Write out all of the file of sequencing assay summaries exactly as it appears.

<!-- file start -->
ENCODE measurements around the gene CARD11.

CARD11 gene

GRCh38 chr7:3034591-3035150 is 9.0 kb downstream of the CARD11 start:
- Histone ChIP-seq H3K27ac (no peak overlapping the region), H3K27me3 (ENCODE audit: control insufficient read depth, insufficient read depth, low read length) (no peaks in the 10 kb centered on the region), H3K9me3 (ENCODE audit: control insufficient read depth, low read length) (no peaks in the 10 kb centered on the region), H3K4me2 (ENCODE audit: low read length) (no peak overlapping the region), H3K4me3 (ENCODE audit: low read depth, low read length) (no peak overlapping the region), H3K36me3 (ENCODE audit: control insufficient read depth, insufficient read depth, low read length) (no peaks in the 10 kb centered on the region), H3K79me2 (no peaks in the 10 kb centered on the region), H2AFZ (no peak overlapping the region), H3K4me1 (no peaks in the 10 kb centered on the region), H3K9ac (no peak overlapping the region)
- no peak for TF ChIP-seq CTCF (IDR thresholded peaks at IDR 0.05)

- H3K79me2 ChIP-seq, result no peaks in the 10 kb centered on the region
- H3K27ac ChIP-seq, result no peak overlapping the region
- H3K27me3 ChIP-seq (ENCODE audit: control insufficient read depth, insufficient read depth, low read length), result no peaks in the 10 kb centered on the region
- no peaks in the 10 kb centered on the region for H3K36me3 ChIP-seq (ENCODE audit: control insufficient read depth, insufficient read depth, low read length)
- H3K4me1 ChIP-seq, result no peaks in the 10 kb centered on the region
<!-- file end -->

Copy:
ENCODE measurements around the gene CARD11.

CARD11 gene

GRCh38 chr7:3034591-3035150 is 9.0 kb downstream of the CARD11 start:
- Histone ChIP-seq H3K27ac (no peak overlapping the region), H3K27me3 (ENCODE audit: control insufficient read depth, insufficient read depth, low read length) (no peaks in the 10 kb centered on the region), H3K9me3 (ENCODE audit: control insufficient read depth, low read length) (no peaks in the 10 kb centered on the region), H3K4me2 (ENCODE audit: low read length) (no peak overlapping the region), H3K4me3 (ENCODE audit: low read depth, low read length) (no peak overlapping the region), H3K36me3 (ENCODE audit: control insufficient read depth, insufficient read depth, low read length) (no peaks in the 10 kb centered on the region), H3K79me2 (no peaks in the 10 kb centered on the region), H2AFZ (no peak overlapping the region), H3K4me1 (no peaks in the 10 kb centered on the region), H3K9ac (no peak overlapping the region)
- no peak for TF ChIP-seq CTCF (IDR thresholded peaks at IDR 0.05)

- H3K79me2 ChIP-seq, result no peaks in the 10 kb centered on the region
- H3K27ac ChIP-seq, result no peak overlapping the region
- H3K27me3 ChIP-seq (ENCODE audit: control insufficient read depth, insufficient read depth, low read length), result no peaks in the 10 kb centered on the region
- no peaks in the 10 kb centered on the region for H3K36me3 ChIP-seq (ENCODE audit: control insufficient read depth, insufficient read depth, low read length)
- H3K4me1 ChIP-seq, result no peaks in the 10 kb centered on the region